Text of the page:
Unveiling the latest generation of high-end graphics cards should’ve been a knockout punch for Advanced Micro Devices, Inc. (NASDAQ:AMD) in its long competitive struggle with Nvidia Corporation (NASDAQ:NVDA). Instead, AMD stock fell 5.1% on the late-July debut of its Radeon Vega processors while NVDA powered up another 1.2%.
If there’s any finishing blow here, it’s starting to look self-inflicted.
Part of the challenge is that while AMD’s new Radeon Vega processors — to go on sale starting Aug. 4 — are slick, the specifications make me think that they’re going to line up against Nvidia’s flagship GTX 1080: the gold standard in gaming, digital currency “mining” and other high-performance applications.
In the long view, that’s not a bad thing. To remain a relevant link in the tech food chain, and keep AMD stock holders excited, Advanced Micro Devices needs products that turn heads and expand horizons.
On at least a few metrics, Radeon Vega qualifies. But it isn’t clear that these are the metrics that high-performance computer buyers want.
While the fastest Vega in this wave can apparently hit 13.7 trillion floating point operations per second at peak single precision and 27.5 TFLOPS at peak half-precision — more than enough to play games in extreme resolution and stream the video to your friends, for example — it’s actually not groundbreaking stuff. The previous iteration of Vega clocked 13 TFLOPS, and GTX 1080 still ran the killer apps faster.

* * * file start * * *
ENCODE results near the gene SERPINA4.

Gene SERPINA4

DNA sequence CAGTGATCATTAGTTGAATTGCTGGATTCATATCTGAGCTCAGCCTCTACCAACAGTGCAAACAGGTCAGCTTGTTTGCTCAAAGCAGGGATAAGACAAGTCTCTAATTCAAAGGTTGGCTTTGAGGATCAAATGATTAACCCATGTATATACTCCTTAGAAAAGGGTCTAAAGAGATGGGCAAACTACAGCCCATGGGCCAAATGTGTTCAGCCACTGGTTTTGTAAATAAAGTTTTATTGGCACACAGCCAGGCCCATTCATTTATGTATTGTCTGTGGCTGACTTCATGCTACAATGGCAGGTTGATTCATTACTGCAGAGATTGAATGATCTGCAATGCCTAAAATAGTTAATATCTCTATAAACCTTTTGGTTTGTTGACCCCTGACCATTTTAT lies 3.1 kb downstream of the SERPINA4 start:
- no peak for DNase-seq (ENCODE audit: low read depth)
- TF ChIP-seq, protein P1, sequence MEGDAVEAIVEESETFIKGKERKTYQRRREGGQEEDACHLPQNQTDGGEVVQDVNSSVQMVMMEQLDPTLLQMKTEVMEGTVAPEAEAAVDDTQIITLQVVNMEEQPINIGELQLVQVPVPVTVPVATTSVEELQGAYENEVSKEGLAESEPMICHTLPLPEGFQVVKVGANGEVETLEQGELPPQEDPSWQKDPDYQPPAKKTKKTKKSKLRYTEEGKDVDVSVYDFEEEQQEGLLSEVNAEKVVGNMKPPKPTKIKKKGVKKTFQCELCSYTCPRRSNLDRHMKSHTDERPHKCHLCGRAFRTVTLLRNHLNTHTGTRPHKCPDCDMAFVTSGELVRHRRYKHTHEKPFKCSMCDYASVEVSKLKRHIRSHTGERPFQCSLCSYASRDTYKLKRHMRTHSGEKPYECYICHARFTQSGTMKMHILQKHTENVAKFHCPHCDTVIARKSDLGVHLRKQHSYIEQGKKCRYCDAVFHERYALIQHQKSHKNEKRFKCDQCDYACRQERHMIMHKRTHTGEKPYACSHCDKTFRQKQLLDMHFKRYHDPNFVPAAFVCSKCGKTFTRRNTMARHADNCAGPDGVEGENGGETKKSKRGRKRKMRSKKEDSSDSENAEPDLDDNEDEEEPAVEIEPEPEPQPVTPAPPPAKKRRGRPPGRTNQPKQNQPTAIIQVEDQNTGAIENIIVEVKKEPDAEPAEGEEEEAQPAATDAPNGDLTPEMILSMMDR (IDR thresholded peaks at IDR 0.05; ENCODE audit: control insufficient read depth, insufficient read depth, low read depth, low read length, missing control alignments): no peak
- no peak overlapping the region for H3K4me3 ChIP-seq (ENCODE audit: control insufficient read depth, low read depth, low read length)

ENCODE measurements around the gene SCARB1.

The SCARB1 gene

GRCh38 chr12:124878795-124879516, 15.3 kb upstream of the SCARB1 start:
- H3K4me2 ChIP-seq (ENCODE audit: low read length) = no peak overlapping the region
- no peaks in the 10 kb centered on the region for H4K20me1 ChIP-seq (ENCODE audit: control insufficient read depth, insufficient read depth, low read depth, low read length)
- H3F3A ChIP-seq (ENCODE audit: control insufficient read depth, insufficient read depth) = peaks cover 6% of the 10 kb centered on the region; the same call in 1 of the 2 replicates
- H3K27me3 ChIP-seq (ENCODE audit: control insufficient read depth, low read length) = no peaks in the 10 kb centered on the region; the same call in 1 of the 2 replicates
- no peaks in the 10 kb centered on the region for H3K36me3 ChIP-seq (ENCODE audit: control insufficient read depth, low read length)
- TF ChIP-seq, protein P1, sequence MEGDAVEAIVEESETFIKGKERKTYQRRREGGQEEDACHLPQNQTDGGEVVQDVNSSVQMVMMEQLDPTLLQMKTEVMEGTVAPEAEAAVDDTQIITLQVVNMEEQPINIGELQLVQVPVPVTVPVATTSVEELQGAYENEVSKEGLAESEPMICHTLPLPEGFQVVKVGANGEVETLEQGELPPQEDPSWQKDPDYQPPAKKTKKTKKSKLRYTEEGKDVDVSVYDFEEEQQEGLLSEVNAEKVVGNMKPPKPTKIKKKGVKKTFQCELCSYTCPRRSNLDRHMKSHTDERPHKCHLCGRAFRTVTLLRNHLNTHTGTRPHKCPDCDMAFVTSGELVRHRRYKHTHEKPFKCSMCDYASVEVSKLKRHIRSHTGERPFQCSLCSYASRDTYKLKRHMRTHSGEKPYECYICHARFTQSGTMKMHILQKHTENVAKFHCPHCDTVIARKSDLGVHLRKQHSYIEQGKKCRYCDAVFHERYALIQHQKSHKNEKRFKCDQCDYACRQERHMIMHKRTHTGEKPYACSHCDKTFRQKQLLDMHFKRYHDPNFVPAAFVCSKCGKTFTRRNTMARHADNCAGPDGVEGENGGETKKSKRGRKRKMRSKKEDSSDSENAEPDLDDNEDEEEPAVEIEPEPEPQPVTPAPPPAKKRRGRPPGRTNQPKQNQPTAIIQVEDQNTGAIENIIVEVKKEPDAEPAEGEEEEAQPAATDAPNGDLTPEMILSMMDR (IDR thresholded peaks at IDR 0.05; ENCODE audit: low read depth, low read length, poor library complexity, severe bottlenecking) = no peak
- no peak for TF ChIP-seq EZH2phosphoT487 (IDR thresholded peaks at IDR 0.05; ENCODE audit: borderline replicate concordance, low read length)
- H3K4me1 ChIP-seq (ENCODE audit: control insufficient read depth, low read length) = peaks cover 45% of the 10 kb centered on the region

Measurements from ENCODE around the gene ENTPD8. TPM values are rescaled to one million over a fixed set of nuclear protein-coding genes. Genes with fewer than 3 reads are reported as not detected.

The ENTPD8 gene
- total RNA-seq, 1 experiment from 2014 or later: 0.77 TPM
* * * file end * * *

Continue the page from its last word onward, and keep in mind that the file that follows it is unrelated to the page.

Bumping up the speed another 3% may be enough to push AMD over the top, but it’s unlikely to make a revolutionary impact on what these machines can visibly do.
That’s not a good thing. Nvidia already owns this segment, which means it’s going to take more than an incremental upgrade to shift user perception and ultimately market share. If performance is comparable, Advanced Micro can carve out a presence here on price, power usage or other competitive factors that the first Vega system failed to capture.
However, it’s not going to be easy or quick, and it may not be cheap either.
Besides, matching Nvidia’s existing technology really only broadens the playing field, when what Wall Street craves is a true disruptive leap ahead of everything else out there. Rumor has it that the new generation of NVDA processors will come out early next year (if not sooner), and if they’re significantly better than the GTX 1080, we may see AMD once again struggle to keep up. In that scenario, a hard-won status quo may only last six to nine months before the tides shift again.
Advanced Micro Devices has plenty of amazing technology to play with. For high-end graphics processing, Vega isn’t changing the game the way investors want. Until we see a home run here, NVDA is going to keep running the bases. AMD stock could struggle.
Hilary Kramer is the editor of GameChangers, Breakout Stocks, High Octane Trader, Absolute Capital Return and Value Authority. She is an accomplished investment specialist and market strategist with more than 25 years of experience in portfolio management, equity research, trading, and risk management. She has extensive expertise in global financial management, asset allocation, investment banking and private equity ventures, and is regularly sought after to provide her analysis on Bloomberg, CNBC, Fox Business Network and other media.